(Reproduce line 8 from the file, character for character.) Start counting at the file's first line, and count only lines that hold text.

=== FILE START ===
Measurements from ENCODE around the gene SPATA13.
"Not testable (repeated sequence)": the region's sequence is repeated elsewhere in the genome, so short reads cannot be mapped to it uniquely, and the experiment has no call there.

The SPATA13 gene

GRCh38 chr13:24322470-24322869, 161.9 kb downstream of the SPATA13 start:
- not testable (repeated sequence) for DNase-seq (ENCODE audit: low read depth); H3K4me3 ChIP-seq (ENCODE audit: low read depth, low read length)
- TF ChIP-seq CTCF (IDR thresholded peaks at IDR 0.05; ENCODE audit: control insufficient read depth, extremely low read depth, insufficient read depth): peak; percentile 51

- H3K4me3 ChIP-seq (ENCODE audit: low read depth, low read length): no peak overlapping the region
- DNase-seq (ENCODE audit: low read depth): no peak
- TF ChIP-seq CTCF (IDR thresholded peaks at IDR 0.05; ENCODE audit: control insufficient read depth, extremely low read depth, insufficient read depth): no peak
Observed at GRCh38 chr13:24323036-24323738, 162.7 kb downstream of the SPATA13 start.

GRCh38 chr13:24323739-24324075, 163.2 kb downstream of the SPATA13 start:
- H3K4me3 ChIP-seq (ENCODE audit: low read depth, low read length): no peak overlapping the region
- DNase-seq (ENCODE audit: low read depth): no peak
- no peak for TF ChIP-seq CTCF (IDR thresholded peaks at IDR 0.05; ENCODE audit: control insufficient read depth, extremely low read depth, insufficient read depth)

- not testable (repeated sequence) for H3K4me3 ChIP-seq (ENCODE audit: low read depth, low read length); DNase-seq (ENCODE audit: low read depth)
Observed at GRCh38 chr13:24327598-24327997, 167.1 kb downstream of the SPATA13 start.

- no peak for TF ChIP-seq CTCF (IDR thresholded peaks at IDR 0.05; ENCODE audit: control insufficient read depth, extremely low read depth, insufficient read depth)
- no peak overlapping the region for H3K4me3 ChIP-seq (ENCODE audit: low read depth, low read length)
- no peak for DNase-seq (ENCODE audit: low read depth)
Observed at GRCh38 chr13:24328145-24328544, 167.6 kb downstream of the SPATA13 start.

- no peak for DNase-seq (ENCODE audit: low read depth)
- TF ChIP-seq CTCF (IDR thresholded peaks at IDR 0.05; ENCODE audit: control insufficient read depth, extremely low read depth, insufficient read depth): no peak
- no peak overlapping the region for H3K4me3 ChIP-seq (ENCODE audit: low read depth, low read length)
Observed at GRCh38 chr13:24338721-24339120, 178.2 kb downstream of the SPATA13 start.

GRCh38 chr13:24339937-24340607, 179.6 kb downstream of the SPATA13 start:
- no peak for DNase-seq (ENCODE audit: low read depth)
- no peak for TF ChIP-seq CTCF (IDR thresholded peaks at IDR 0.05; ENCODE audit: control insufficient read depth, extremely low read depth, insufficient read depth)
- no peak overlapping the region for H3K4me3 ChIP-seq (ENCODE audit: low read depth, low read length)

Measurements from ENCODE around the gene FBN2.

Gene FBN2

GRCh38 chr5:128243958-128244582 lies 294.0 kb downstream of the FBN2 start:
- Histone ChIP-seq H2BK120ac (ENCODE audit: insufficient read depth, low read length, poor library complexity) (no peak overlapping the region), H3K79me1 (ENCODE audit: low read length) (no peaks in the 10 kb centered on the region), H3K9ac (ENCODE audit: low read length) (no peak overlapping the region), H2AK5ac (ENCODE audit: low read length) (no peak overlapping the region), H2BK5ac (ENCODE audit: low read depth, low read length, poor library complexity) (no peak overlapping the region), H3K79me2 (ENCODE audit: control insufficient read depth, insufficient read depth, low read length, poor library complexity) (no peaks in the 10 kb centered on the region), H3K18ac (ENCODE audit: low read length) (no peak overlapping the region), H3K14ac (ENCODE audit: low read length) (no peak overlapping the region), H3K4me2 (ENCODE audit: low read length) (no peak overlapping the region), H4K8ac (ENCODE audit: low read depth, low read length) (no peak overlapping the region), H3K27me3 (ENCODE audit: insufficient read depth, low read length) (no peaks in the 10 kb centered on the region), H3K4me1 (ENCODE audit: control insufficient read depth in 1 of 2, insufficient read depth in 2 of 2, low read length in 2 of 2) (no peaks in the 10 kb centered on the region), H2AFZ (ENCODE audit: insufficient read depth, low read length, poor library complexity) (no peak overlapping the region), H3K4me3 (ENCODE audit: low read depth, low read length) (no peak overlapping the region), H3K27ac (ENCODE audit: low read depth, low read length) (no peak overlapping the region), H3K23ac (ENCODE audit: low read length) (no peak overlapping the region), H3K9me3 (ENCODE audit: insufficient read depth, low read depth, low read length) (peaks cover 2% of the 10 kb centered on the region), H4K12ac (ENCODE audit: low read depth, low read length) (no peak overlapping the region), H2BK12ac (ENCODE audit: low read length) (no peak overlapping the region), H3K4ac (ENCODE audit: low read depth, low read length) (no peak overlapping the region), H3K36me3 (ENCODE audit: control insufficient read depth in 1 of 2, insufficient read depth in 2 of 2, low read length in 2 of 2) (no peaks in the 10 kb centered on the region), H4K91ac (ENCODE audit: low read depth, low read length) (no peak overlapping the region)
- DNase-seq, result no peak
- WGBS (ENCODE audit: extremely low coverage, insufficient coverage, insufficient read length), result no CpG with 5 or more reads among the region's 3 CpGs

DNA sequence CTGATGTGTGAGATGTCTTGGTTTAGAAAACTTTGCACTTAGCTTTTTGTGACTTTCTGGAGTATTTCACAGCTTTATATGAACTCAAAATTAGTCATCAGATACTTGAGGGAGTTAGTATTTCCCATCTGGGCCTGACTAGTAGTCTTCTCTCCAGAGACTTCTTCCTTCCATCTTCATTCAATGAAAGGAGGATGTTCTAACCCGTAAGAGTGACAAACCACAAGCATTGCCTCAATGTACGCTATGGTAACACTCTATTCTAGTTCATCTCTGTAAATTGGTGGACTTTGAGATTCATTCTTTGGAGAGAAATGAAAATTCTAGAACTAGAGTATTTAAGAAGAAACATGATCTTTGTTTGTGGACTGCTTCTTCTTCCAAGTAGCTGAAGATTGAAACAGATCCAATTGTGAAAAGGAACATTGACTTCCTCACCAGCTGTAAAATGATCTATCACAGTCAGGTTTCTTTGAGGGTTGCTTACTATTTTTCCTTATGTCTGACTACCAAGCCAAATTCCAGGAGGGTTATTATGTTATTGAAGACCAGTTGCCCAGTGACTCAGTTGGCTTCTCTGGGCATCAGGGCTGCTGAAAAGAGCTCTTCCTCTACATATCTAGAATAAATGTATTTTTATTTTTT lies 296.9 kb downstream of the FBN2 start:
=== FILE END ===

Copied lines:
- DNase-seq (ENCODE audit: low read depth): no peak